What is a Subluxation?
The concept dates to the origin of chiropractic when DD Palmer discovered that by manually “adjusting” what appeared to be displaced bones back toward a normal position, a profound healing effect occurred for many people who had suffered from a wide range of human ills. Because he thought he was fixing a bone out of place that put pressure on nerves that controlled many organ functions, he named it the “subluxation” which is a small luxation, or dislocation. The tendency to explain the successes of chiropractic with structural or positional terms is not limited to Palmer’s experience back in 1895. There are nearly 300 definitions and descriptions of this elusive entity in the chiropractic, osteopathic, orthopedic and related biomedical journals. So something is obviously there, but it still defies precise definition despite the myriad of attempts to pin it down. Most of these attempts are based on the analysis or measurement of physiological parameters, the application of a corrective force or adjustment, then a reanalysis to observe changes, inferring that a subluxation has been corrected or reduced. However, the chiropractor, using any number of tools for quantification, is not really viewing a subluxation, only what is believed to be some of its effects.
Mechanisms and theories are useful tools, but their limitations should always be kept in mind. The subluxation cannot be precisely defined because it is an abstraction, an intellectual construct used by chiropractors, chiropractic researchers, educators and others to explain the success of the chiropractic adjustment. Like the concepts of life or gravity, we have theories that attempt to explain them, but we can only observe the effect that they produce in our world. We can’t isolate life in a test tube, or contain gravity in a laboratory. In our attempt to reduce the subluxation to measureable mechanistic concepts we risk losing the person that has the subluxation. We cannot see the “subluxation” or the “adjustment” independent of the physical, emotional and spiritual person where it resides. A living person is so complex we cannot see all the changes the subluxation causes and all the changes that occur as a result of the “adjustment”. We merely observe the subluxation’s effects and the response to the body when an adjustment is performed. Only in that way we can better understand how a subluxation affects body/ mind/ spiritual health, and the best techniques for dealing with subluxations.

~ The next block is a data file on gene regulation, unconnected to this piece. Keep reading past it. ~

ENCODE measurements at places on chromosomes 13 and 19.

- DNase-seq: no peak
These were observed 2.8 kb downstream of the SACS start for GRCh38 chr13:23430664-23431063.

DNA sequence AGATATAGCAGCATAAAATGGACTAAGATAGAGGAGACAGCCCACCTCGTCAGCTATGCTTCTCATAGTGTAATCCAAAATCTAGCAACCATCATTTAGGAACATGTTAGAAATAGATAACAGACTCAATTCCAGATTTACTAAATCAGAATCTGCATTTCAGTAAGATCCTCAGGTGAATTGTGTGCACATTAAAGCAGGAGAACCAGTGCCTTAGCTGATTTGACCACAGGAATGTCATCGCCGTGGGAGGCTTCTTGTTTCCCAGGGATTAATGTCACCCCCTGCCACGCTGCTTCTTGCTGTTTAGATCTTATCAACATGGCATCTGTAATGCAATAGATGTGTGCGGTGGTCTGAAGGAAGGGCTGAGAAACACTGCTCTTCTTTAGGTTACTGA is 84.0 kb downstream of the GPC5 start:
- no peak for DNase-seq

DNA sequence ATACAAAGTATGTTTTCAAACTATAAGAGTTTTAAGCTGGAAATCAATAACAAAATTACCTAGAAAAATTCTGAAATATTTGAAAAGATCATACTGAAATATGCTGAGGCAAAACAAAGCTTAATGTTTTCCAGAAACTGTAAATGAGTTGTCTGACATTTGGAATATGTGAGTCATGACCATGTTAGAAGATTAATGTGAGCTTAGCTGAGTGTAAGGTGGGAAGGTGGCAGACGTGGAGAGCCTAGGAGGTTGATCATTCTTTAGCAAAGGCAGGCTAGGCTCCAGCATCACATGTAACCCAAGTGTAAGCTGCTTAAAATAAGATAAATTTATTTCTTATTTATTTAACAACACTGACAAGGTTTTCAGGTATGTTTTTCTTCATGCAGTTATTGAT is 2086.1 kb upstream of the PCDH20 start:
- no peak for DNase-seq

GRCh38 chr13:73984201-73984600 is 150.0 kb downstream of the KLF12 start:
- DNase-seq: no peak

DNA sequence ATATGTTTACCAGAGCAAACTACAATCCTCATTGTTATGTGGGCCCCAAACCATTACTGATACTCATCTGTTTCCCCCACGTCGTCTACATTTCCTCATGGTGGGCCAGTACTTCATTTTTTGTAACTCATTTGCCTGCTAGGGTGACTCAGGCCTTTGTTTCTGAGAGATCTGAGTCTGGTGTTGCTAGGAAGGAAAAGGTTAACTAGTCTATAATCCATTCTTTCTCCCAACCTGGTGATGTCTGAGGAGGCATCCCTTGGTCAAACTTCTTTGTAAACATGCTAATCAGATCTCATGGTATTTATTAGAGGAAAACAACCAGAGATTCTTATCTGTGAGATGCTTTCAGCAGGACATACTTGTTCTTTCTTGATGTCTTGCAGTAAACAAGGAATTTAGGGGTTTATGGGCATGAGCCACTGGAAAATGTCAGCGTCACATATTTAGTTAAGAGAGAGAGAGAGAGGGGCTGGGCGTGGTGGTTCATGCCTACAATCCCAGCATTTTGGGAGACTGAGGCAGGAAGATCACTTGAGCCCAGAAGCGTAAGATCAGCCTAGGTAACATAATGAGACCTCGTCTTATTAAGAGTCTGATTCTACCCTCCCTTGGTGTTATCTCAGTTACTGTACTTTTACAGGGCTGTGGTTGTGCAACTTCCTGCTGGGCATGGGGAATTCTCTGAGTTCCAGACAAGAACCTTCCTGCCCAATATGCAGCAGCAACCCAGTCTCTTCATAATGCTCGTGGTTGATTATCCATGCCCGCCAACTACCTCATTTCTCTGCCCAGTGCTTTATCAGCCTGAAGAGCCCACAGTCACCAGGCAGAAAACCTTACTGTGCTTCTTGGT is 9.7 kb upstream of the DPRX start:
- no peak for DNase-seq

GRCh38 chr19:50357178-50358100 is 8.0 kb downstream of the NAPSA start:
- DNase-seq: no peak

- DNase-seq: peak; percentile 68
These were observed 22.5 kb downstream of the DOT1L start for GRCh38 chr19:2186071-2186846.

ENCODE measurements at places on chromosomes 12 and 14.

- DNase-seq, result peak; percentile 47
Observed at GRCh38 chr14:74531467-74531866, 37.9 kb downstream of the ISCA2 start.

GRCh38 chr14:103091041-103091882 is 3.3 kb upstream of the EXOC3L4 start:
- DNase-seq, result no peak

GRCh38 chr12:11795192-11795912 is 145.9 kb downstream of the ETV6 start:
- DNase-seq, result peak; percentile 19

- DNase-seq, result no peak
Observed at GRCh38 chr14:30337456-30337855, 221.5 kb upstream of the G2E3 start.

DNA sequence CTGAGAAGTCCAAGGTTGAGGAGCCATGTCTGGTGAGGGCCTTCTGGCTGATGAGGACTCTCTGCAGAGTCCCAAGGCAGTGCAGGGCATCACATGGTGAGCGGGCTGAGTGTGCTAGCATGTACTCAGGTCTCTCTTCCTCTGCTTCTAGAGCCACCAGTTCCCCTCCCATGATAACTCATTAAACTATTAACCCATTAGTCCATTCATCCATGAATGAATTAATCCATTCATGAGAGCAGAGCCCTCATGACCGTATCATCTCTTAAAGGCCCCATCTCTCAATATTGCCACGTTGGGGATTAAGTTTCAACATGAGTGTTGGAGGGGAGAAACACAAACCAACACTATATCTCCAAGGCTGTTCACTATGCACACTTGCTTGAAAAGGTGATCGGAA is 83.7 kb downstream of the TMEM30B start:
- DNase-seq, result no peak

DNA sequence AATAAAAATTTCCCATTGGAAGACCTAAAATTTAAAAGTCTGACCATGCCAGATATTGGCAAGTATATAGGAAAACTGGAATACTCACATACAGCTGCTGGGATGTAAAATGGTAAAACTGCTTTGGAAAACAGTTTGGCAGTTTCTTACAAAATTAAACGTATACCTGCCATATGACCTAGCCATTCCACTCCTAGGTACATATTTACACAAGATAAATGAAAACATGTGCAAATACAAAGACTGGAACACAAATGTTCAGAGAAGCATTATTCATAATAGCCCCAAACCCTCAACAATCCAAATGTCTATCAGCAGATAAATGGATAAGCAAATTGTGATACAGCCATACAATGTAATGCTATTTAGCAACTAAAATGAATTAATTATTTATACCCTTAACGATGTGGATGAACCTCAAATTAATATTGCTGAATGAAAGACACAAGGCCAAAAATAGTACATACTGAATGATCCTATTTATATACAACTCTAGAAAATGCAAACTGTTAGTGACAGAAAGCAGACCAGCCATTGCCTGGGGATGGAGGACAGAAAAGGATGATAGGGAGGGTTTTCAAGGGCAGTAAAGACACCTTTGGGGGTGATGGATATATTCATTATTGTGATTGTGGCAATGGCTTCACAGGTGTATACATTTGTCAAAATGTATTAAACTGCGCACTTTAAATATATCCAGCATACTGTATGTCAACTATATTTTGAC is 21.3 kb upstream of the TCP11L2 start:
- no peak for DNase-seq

The location and correction of the subluxation are the heart and soul of chiropractic. The concept however defined, is what makes the chiropractic profession unique among healing arts. There are those who would like to see the term renamed in the interest of becoming more clinically mainstream, but like many terms that arose from within other professions, it is part of chiropractic’s heritage. Perhaps it is an anachronism, but in the context of a vitalistic world view it can express the wholeness so needed in a world where “health” becomes compartmentalized, specialized and merely a commodity. The subluxation will continue to be defined by the philosophical platform and the methodology employed by individual chiropractors, so the discussion will continue for quite some time.
Subluxation is defined by the Counsel on Chiropractic Practice as “a neurological imbalance or distortion in the body associated with adverse physiological responses and/or structural changes, which may become persistent or progressive. The most frequent site for the correction of the subluxation is via the vertebral column.” I would like to take the broadest possible view on this concept and consider it a blockage or distortion of innate vitality, also known as the life force, where that blockage produces a “dis-ease” condition. It can arise from structural, biochemical, emotional or electromagnetic sources, and the correction of the distortion can be as individual as the person.
“Vertebral subluxation is a symptom of Interference of Innate and not a cause’”
--BJ Palmer (Developer of Chiropractic, Davenport, Iowa, 1931)
is magical, mysterious, and wondrous. It is a physical, emotional, spiritual
journey that both doctor and patient are on. Unrestricted by conventional intellectual
dogma, we can discover the laws of life by studying living things functioning
in health and disease, subluxated and unsubluxated.
“The most beautiful thing we can experience is the mysterious. It is the source of all true art and all science. Those to whom this emotion is a stranger, who can no longer pause to wonder and stand rapt in awe, are as good as dead; their eyes are closed.”
The above information was based on and highly excerpted from an article by Dr. Tedd Koren, D.C. entitled, “Does the Subluxation Exist?”, which is reproduced in the Articles section of this website. It’s a beautiful expression of vitalism in health care.